The former Yugoslavian town of Medjugorje is not an ideal place for tourists to visit, but it is for many people who want to pray and develop a deeper relationship with the Virgin Mary.
Kim Holliday, a member of Christ the King Church in Little Rock, has made 10 trips to the Marian shrine on the Bosnian border with Croatia. Her first trip in 1996 was probably the most dangerous pilgrimage of all. From 1992 to 1995 the country was at war, leaving 270,000 people dead and 600 churches destroyed.
"There were still some bombings going on over there," she said of her trip in 1996.
Like countless other people, she read Wayne Weible's book, "Medjugorje: The Message," and had to go to see the site of countless Marian apparitions.
"I just knew Our Lady wanted me to go," she said.
In 1981, the Virgin Mary first appeared to six children. The apparitions have not been officially confirmed by the Church because three of the visionaries are still receiving daily messages. Official pilgrimages by parishes or dioceses are not allowed, but lay groups are permitted to organize trips.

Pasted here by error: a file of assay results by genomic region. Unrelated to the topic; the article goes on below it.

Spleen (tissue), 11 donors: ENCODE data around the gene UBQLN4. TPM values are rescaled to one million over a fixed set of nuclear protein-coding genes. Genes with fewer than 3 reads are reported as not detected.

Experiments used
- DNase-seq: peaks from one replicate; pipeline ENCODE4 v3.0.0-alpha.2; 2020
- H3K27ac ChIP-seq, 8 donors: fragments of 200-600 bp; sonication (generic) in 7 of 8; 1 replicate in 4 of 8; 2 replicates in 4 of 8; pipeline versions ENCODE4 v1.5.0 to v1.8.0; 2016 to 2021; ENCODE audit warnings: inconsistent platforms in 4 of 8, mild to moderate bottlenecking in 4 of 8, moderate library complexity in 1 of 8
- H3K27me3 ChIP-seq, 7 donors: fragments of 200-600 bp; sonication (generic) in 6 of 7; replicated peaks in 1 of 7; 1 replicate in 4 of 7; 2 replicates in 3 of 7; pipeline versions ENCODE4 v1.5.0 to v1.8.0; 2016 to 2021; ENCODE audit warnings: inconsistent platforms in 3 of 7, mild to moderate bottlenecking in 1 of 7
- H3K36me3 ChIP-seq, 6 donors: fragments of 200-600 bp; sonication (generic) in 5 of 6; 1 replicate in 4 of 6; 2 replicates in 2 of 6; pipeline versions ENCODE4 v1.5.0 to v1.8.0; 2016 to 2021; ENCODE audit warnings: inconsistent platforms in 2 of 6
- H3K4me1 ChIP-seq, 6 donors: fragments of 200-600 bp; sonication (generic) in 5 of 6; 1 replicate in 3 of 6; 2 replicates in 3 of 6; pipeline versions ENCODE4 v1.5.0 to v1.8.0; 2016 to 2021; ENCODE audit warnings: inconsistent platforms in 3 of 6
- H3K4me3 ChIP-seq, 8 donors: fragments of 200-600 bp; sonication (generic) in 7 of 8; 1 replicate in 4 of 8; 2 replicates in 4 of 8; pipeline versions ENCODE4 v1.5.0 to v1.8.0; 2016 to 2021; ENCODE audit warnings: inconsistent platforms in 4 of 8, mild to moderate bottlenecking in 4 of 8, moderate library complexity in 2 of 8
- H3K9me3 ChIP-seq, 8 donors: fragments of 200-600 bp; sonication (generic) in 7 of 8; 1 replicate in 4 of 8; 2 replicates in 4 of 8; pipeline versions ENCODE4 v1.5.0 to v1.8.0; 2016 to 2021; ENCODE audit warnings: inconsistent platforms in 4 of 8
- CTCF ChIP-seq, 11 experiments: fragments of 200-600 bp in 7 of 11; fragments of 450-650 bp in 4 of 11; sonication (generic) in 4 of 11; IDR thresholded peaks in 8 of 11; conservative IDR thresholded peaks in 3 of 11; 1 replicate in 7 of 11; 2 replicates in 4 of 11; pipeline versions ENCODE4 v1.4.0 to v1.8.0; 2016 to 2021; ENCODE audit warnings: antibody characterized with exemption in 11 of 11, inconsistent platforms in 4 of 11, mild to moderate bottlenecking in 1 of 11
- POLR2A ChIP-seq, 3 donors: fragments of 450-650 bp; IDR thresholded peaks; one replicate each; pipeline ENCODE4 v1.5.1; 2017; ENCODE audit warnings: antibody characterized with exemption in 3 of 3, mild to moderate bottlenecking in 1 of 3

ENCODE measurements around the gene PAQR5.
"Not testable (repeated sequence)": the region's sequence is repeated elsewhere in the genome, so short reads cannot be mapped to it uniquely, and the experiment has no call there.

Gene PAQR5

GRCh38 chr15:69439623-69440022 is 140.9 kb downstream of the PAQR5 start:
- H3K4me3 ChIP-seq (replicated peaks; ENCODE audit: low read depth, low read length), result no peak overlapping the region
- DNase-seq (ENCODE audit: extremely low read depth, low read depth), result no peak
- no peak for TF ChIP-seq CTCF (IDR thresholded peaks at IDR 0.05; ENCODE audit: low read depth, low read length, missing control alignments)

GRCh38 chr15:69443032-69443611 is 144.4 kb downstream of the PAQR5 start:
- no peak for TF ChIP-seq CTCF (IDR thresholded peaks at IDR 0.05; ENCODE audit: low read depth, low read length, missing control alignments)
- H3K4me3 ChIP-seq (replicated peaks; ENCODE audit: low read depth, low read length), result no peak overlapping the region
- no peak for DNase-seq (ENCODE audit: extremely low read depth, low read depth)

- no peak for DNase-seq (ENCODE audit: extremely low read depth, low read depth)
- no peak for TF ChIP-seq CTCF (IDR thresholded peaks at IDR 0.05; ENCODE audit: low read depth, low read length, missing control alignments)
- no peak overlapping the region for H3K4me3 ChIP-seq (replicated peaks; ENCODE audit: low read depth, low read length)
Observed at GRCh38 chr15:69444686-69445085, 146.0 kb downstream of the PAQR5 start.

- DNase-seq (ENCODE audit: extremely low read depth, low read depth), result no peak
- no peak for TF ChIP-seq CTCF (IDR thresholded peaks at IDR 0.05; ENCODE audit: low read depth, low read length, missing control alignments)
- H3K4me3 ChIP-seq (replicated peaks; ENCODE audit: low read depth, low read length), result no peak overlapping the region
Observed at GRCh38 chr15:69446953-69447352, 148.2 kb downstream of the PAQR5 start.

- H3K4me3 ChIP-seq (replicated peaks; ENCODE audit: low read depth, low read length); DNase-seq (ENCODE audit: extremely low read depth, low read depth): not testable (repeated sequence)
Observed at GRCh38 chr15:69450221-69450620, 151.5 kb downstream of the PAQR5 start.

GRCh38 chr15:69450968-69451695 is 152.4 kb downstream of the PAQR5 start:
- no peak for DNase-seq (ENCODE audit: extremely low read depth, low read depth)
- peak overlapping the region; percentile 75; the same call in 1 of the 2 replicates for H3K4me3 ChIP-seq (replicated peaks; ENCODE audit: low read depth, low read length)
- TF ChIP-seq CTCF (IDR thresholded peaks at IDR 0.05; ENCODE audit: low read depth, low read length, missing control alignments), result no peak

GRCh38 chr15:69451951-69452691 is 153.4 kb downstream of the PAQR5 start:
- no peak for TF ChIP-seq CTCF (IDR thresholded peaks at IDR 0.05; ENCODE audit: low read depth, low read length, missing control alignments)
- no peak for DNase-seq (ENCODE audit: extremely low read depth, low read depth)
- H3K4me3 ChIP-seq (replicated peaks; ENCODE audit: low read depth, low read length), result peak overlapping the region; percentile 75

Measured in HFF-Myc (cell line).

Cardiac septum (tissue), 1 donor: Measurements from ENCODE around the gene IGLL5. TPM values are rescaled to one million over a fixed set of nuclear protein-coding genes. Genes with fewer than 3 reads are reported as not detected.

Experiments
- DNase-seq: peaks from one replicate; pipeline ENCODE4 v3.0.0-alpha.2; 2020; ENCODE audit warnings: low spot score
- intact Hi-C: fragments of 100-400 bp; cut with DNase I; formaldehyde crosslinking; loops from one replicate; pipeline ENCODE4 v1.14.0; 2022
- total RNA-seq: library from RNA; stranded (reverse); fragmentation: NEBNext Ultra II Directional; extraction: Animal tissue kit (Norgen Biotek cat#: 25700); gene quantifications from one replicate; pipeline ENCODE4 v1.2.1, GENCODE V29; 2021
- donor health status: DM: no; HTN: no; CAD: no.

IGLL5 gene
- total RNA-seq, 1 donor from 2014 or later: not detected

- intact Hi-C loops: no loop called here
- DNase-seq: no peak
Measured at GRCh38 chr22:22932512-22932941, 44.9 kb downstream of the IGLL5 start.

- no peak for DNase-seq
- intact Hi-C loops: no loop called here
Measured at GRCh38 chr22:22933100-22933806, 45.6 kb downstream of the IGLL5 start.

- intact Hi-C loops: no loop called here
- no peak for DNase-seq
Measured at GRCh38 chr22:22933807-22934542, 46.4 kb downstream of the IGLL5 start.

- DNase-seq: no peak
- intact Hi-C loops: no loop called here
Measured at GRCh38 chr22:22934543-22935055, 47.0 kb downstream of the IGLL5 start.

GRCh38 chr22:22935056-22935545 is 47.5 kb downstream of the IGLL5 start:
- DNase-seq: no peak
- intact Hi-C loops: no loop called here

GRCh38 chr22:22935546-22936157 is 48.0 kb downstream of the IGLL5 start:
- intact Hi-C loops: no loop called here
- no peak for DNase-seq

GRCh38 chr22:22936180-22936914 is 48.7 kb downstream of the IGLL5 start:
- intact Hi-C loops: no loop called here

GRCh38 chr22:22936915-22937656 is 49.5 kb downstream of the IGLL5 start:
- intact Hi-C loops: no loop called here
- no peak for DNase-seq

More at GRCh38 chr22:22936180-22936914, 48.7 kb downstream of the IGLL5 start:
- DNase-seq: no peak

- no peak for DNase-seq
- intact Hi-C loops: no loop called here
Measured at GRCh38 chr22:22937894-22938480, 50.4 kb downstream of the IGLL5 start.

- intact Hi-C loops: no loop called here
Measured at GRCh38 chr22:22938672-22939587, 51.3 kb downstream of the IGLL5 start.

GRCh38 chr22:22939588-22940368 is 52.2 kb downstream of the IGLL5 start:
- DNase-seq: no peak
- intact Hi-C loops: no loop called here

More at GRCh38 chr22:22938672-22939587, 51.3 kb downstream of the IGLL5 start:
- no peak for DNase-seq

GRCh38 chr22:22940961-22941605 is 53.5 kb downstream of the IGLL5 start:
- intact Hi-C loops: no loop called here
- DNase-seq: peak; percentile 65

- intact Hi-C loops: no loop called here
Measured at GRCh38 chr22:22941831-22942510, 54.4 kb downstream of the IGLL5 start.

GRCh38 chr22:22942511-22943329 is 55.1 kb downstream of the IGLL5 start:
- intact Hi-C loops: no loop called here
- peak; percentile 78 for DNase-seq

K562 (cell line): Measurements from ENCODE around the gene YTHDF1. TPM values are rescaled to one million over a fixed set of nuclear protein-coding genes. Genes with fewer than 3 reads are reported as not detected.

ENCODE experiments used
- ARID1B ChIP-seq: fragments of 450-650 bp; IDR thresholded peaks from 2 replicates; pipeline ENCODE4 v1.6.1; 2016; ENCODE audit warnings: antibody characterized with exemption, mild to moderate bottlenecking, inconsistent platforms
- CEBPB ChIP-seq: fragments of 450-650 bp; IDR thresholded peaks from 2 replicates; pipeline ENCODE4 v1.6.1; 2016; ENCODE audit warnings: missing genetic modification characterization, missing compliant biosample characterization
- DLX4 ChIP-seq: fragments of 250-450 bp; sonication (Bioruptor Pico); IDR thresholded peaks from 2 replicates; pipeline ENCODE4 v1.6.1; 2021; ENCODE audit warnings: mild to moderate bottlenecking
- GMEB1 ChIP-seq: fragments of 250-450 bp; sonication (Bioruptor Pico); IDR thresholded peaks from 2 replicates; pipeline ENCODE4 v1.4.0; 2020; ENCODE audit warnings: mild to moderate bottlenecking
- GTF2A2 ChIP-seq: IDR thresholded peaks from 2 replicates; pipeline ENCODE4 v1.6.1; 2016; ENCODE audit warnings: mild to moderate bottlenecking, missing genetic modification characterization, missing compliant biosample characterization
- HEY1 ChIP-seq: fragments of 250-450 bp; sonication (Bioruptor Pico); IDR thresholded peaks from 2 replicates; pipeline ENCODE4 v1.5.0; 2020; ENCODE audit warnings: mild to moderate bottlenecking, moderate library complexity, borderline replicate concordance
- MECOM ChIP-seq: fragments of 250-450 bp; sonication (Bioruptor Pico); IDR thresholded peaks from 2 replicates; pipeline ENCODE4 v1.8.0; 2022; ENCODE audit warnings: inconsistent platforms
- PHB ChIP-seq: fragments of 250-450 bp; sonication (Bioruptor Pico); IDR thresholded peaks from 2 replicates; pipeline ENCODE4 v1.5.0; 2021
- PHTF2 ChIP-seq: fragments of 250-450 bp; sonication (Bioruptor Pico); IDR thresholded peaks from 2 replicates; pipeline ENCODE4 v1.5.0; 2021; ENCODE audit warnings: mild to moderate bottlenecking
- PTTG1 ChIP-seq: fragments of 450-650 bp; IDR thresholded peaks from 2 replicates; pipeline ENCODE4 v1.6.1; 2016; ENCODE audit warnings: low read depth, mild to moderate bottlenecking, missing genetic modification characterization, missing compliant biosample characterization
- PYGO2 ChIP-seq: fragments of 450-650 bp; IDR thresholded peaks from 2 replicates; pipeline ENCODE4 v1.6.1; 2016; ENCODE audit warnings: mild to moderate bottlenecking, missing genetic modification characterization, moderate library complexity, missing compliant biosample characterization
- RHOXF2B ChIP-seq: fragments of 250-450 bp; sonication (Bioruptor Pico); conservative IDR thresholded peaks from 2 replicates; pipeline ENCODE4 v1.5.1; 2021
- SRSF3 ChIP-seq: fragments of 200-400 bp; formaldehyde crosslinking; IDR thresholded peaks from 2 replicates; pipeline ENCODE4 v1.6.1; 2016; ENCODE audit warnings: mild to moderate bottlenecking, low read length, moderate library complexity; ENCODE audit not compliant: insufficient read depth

Pilgrimages to Medjugorje include hikes to the top of Cross Mountain where Mary has appeared and Apparition Hill where the six visionaries first saw Mary. Pilgrims also attend Mass at St. James Church, pray the rosary and attend adoration. Lodging for pilgrims is often through private homeowners who had added annexes with bedrooms and bathrooms.
Holliday has returned to Bosnia-Herzegovina each fall and on occasion has been accompanied by her husband, Robert "Doc," and their three children. Each year she organizes pilgrimages through the Croatian Mir Center in Fort Lauderdale, Fla., for other Catholics in Arkansas.
After each trip she said she returns "spiritually recharged."
Mary "is a daily part of our lives," said Holliday, who converted to Catholicism with her family in 1991. "She is my spiritual mother. She has just guided me throughout everything."
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